Outreach

Announcing the First-Ever SETI Institute Fellows

May 8, 2017, Mountain View, CA – At its first annual gala fundraiser, held on April 22nd, the SETI Institute recognized three dedicated individuals, universally respected for their exceptional contributions to scientific research and STEM education and outreach. Director of Education, Edna DeVore, Senior Astronomer Dr. Seth Shostak and Senior Scientist Mark Showalter, were honored as the first “Fellows of the Institute” at a special VIP ceremony.

For more than 30 years the SETI Institute has been asking questions such as, “How does life begin?”; “How does intelligence evolve?”; “Are there other planets like Earth?”; and “Are we alone?”. DeVore, Shostak, and Showalter have taken up the quest to understand the origin and nature of life in the universe, worked tirelessly to share and explain what they have discovered and learned, and have served as leaders, mentors, explorers, and teachers.

“Mark, Edna and Seth have distinguished themselves throughout their careers through groundbreaking work and an uncompromising commitment to excellence and innovation,” said Bill Diamond, President and CEO of the SETI Institute. “With a combined 63 years of service to the Institute, they have earned the respect of their colleagues and peers in the scientific and science education communities and it is entirely fitting to be honoring their achievements in naming them as the Institute’s first Fellows.”

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SETI Institute Fellows Seth Shostak, Mark Showalter, and Edna DeVore with CEO William Diamond Download full size image Photo credit: Seth Shostak

Edna DeVore is and astronomy educator, and former planetarium director, Today, she is the Director of Education at the SETI Institute. Just a few of her achievements include education and public outreach for NASA missions: Kuiper Airborne Observatory, NASA’s Astrobiology Institute, SOFIA—including the Airborne Astronomers Ambassadors program--and Kepler. Today, she leads the team that conceived of and is now implementing Reaching for the Stars: NASA Science for Girl Scouts, which created eclipse boxes for Girl Scout troops to prepare for the upcoming total eclipse of the sun, as well as the ongoing development of space science STEM badge projects. She also oversees the NSF-funded Research Experience for Undergraduates summer internship program that pairs students with SETI Institute scientist mentors. Edna has worked with the SETI Institute for 25 years, and has also served as acting CEO for two years.

“I am honored to be selected as one of the first Fellows of SETI Institute,” said Edna. “I truly enjoy being a part of the Institute community where my colleagues are always pursuing new questions and making new discoveries.  It’s exciting to learn with them, and to share our quest for life in the universe with students, teachers and the public.”

Edna is bringing the excitement and knowledge of science to new generations and it’s difficult to think of anything more important.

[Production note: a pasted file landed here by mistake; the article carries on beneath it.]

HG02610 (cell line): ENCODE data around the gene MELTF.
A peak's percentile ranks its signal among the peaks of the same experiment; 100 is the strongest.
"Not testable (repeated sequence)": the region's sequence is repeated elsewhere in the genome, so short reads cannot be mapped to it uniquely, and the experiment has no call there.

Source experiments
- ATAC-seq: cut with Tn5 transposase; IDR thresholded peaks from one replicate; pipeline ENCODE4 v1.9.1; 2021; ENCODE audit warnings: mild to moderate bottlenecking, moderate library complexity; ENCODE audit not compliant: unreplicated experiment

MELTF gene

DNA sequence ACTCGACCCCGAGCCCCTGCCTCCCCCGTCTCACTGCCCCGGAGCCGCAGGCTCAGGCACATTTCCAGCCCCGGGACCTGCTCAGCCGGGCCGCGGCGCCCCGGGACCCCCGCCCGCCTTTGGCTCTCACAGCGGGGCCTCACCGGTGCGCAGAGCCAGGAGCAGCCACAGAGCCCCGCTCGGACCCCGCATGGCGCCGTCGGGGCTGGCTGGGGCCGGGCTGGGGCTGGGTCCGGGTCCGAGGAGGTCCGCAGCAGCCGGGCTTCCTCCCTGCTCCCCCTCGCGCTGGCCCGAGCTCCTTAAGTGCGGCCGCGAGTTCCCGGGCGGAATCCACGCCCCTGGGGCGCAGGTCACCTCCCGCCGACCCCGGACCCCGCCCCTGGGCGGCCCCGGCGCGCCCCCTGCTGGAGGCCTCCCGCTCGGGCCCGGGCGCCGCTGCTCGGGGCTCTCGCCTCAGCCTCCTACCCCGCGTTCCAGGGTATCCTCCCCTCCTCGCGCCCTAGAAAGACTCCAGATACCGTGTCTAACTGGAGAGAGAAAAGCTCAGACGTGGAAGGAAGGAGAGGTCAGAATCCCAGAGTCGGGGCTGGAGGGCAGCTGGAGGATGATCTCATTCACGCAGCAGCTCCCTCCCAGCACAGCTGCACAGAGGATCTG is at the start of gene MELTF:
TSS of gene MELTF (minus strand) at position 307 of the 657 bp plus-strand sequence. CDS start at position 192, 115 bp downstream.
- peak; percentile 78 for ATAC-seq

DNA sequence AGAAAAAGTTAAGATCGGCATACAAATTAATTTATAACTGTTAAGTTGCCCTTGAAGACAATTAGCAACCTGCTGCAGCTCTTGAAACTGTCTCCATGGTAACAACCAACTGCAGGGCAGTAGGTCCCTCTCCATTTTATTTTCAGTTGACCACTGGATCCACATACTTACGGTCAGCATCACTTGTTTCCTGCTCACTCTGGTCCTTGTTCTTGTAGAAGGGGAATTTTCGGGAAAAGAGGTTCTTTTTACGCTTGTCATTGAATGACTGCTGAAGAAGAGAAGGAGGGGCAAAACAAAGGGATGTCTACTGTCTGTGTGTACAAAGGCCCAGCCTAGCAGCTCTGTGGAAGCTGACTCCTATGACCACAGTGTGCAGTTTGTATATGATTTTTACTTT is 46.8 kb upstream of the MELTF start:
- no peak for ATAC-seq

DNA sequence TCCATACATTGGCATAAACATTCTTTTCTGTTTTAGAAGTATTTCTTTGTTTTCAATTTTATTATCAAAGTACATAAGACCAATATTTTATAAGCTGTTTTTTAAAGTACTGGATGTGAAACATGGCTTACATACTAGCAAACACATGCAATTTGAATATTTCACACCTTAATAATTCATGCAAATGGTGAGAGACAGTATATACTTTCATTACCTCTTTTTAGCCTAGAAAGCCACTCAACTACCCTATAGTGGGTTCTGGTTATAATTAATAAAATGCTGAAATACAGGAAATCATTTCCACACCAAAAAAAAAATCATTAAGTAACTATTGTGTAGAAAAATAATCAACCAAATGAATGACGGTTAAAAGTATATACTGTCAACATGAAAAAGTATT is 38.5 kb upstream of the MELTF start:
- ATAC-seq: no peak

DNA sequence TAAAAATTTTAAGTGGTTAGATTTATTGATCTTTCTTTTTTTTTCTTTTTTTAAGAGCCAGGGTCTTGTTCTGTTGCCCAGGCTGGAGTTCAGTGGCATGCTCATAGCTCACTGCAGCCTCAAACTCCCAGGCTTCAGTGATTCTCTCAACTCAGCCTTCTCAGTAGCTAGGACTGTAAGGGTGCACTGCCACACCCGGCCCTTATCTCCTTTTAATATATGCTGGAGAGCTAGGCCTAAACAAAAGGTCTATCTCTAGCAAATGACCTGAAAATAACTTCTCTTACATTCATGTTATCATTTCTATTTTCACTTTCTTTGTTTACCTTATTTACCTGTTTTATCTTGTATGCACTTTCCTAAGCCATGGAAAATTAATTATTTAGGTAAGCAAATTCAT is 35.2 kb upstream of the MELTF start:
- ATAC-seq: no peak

Seth Shostak is perhaps best-known as host of the SETI Institute’s radio show and podcast, Big Picture Science. Seth is also the Institute’s Senior Astronomer, and provides oversight and guidance to Institute’s radio SETI observing programs. Seth is a prolific writer, having written several books, both for the academic and scientific community, and for the general public, as well as hundreds of articles on science and SETI for newspapers, magazines, and websites. He is a frequent guest speaker and teacher and presents at science and astronomy events throughout the country.  Seth is the editor of the SETI Institute magazine “Explorer” and can also be found on Capitol Hill testifying before congressional committees on science and technology.  

“I am pleased and honored to be named a Fellow of this organization, but to be honest the real honor is being able to work at an organization that is asking some really big questions – questions that everyone asks,” said Seth. “Had I been born a century earlier, the questions addressed by the SETI Institute would certainly be around, but it simply wouldn’t have been realistic to even hope for answers.  Today – with enormously improved technology and deeper scientific knowledge – we’ve moved from speculation to experimentation.  Now that’s pretty exciting.”

Seth has been with the SETI Institute for 26 years and through his work has intrigued, inspired, and informed countless people, young and old.

Mark Showalter is a Senior Scientist at the SETI Institute whose work is largely focused on the planetary rings and moons. Mark is known for his persistence in planetary image analysis, which is what led to his discoveries of three planetary rings and six moons. These include Saturn's tiny ring-moon, Pan, and the two smallest known moons of Pluto, Kerberos and Styx. Mark is a co-investigator on the Cassini-Huygens mission to Saturn and the New Horizons mission to Pluto and the Kuiper Belt. He is also manages the Ring-Moon Systems data archive of NASA’s Planetary Data System.

“My 12 years at the SETI Institute have been the best of my career,said Mark. I am deeply honored, and I look forward to representing the Institute in my new capacity.

Mark has already discovered more moons than Galileo, but there are surely more discoveries to come.

The SETI Institute is grateful for the service, contributions, and passion that its new Fellows continue to share with the scientific community and the wider world. Future  Institute Fellows will be named based on extraordinary contributions and leadership.

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